As if you haven’t noticed, it’s Beatles Week here on Popdose. Hell, it’s Beatles Week all over the world. Well, far be it from me to stay away from any bandwagon, but as you know, I gotta give things a little bit of a twist. See, I could talk for days about the Beatles’ appearances on the Billboard Top 10. They hold a million records, too — “Hey Jude,” for example, was the first single in the history of the Hot 100 to enter the charts at #10, and stayed at the top for nine weeks, longer than any other Beatles single. But what can I really say about these songs that hasn’t been said before? So instead, I thought I’d present you with ten Beatles covers that appeared in (or at least hovered around) the Top 10. Okay, I’ll be stretching it a little: two of these songs were never recorded by the Beatles but were written by Paul and/or John. Still, I think it provides for a fun week. And as a little treat — every single song is available for download! (You can thank/curse me later.) Off we go with CHART ATTACK!: Beatles Edition!
10. Here Comes the Sun — Richie Havens Amazon iTunes
9. Goodbye — Mary Hopkin Amazon iTunes
8. We Can Work It Out — Stevie Wonder Amazon iTunes
7. You’ve Got to Hide Your Love Away — The Silkie Amazon
6. Got to Get You into My Life — Earth, Wind & Fire Amazon iTunes
5. I Saw Him Standing There — Tiffany Amazon iTunes
4. The Fool On The Hill — SÁƒ©rgio Mendes & Brasil ’66 Amazon iTunes
3. A World Without Love — Peter and Gordon Amazon iTunes
2. Lucy In the Sky With Diamonds — Elton John Amazon iTunes
1. Medley — Stars on 45 Amazon iTunes
10. Here Comes the Sun — Richie Havens (download)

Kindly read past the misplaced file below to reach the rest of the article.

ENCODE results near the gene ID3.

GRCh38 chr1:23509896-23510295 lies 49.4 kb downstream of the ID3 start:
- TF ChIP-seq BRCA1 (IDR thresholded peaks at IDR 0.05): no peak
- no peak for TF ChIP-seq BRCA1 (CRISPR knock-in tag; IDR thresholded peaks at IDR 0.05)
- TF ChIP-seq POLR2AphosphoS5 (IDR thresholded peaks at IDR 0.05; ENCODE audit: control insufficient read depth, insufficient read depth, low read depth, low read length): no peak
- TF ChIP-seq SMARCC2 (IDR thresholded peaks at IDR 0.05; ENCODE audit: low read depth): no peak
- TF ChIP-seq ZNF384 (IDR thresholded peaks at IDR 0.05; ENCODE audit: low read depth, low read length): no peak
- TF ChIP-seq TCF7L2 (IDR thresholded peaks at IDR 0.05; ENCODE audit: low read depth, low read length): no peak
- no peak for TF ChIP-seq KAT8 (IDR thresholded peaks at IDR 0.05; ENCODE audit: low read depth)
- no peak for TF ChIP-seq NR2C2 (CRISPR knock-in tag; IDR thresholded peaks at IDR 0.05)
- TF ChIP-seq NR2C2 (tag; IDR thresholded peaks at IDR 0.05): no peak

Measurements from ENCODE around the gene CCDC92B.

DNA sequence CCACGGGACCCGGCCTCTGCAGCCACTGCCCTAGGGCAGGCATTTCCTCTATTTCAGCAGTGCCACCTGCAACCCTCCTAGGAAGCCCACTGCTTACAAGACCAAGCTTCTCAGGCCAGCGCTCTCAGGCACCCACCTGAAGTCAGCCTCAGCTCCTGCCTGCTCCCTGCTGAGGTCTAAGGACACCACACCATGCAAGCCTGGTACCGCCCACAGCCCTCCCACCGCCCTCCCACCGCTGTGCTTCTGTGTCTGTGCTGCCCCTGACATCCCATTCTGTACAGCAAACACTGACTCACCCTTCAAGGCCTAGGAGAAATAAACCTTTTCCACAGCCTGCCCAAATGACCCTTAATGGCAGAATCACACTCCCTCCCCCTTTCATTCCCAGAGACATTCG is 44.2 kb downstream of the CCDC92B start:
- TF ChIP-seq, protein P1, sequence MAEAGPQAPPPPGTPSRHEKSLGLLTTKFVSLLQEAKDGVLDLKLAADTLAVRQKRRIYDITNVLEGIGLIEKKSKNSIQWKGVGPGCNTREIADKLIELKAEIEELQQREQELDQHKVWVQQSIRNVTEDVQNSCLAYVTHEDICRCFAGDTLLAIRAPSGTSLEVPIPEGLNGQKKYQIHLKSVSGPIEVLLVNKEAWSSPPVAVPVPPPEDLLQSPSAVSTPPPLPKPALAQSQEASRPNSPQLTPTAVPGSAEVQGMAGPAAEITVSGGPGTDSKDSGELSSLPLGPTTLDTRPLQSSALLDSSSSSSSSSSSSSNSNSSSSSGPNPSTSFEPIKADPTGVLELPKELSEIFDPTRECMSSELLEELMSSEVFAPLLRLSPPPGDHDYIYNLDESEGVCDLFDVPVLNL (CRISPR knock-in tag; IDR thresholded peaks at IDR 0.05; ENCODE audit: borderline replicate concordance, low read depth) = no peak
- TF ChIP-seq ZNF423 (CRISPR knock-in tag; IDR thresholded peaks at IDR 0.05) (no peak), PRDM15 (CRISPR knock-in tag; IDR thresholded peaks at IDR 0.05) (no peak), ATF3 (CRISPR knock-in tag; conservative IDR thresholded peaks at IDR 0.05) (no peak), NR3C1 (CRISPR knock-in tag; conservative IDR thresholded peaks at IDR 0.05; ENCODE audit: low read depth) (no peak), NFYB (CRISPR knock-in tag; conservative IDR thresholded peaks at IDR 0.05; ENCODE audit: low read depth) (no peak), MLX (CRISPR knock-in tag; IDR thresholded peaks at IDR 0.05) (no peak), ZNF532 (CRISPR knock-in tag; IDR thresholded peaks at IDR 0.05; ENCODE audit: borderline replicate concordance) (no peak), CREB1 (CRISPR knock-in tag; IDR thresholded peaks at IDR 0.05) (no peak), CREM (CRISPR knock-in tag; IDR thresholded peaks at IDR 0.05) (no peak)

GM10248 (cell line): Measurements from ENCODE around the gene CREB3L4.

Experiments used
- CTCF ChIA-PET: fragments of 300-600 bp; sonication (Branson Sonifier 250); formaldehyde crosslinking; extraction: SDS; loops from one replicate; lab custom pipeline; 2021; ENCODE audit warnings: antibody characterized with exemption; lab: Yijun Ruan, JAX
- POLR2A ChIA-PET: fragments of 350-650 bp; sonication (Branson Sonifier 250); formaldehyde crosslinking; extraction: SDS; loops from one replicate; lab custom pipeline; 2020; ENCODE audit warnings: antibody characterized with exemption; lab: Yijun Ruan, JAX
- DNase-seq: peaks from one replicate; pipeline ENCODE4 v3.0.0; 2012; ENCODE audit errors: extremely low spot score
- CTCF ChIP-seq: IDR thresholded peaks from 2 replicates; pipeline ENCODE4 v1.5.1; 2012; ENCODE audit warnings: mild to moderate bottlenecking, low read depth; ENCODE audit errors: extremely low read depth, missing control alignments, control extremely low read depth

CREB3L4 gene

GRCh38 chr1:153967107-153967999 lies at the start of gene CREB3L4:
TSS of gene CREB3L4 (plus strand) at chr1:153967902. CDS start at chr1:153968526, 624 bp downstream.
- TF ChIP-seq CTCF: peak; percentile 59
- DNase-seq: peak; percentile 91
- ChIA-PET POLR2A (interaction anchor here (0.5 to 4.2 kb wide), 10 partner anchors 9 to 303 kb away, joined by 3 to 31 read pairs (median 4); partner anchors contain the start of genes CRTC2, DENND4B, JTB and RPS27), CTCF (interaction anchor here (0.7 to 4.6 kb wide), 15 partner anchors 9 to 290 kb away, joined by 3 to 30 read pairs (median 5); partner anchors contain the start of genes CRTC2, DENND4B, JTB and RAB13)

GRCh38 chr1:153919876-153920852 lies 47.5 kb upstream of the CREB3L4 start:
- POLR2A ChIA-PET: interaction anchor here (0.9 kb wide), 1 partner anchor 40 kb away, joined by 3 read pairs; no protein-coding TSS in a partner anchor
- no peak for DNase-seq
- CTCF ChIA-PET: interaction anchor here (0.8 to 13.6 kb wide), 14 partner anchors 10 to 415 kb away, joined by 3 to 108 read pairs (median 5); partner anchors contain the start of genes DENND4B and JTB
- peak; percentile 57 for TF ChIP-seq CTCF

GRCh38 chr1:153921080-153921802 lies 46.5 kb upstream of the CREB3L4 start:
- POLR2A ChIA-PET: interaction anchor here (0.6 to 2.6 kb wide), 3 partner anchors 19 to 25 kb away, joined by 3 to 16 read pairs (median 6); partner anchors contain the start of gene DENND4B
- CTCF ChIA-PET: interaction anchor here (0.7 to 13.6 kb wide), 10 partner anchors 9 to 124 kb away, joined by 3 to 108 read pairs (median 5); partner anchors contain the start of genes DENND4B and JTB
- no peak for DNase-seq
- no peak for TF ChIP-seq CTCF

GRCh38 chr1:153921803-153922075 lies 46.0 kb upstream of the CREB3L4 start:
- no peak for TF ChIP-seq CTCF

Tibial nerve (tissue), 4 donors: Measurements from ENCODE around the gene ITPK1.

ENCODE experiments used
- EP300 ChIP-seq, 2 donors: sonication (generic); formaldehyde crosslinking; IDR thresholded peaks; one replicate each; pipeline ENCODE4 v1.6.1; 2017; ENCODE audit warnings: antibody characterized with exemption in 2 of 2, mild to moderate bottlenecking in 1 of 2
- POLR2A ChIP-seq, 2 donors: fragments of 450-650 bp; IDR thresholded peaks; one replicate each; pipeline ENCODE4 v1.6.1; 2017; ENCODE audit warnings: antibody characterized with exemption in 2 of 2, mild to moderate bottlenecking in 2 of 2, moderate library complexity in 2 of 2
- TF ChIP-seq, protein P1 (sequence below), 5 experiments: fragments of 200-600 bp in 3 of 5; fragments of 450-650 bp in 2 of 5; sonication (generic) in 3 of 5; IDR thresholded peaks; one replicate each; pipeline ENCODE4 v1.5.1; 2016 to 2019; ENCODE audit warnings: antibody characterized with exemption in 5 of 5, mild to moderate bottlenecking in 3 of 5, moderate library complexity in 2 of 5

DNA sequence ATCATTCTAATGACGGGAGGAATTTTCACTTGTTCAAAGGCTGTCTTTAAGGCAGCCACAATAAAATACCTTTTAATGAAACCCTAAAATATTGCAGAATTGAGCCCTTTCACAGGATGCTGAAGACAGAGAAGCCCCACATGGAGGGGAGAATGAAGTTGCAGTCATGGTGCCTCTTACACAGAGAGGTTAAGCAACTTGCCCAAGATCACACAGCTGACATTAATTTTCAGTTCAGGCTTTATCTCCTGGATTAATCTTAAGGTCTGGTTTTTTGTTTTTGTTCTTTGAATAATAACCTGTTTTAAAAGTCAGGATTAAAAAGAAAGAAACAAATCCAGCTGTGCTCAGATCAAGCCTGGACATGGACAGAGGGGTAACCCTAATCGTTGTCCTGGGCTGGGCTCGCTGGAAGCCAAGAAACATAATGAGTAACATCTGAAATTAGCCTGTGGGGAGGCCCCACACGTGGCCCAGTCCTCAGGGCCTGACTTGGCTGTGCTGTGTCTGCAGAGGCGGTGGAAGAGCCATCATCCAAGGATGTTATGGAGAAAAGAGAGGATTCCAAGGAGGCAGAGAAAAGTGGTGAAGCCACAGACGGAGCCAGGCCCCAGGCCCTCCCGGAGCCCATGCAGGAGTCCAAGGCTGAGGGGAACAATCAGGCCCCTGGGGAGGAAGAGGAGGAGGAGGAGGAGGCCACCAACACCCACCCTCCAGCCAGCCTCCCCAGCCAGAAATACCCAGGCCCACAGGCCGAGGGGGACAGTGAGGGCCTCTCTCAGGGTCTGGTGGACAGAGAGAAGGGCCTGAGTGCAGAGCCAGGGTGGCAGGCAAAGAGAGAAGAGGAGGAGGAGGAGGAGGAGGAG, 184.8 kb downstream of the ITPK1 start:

Peaked at #16 on 5/22/71
Okay, I have to admit that I’m cheating a bit here: a spot in this Top 10 legitimately belongs to Anne Murray and her cover of “You Won’t See Me,” which peaked at #8 in July of 1974. But we covered that song back in July, and I honestly couldn’t bear to talk about it again. So instead, we’ll talk about Richie Havens’ song, which is a live version taken from his album Alarm Clock and remains his only single to reach the Top 40. Havens’ version features his trademark bordering-on-frenetic rhythmic guitar work, and definitely takes the song in a different direction; sadly, the lead guitar riff that is featured so prominently in the original (both in the introduction and the chorus) is gone, but Havens’ gentle, assured voice gives this version its own kind of peace.
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9. Goodbye — Mary Hopkin (download)
Peaked at #13 on 5/31/69
In 1968, an 18-year-old Welsh singer named Mary Hopkin appeared on the British talent television show Opportunity Knocks. She sang “Turn, Turn, Turn” and won the competition. Twiggy happened to be watching the show that night, and called Paul McCartney to tell him about this fabulous new singer. The next Monday, Hopkin was in the studio with McCartney, recorded eight songs in a day and ended up with a contract offer at Apple Records. Her first single “Those Were the Days” (produced by Macca and recorded in English, French, German, and Italian) reached #1 in the UK and #2 in the US. Its catalog number was APPLE 2, behind APPLE 1, “Hey Jude.”
It was her follow-up single, “Goodbye,” that gives us a somewhat more direct Beatles connection — in addition to production, Paul also wrote the song (though, as with all songs at that point in time, it was credited to Lennon/McCartney). The 10th single released on Apple, it only reached #13 here but made it to #2 in the UK — held back from the #1 spot by “Get Back.”
I think “Goodbye” is a simple, sweet and charming little ditty. Hopkin’s vocal is pure and clean, and the percussion is quite charming. Paul’s demo, however, has a charm all its own, and in many ways, I prefer it to Hopkin’s version.
Paul McCartney — Goodbye (Demo) (download)
Here’s a promotional video for “Goodbye,” featuring Hopkin and McCartney in the studio. And if all that wasn’t enough, I found an absolutely stunning cover on YouTube. Check it out!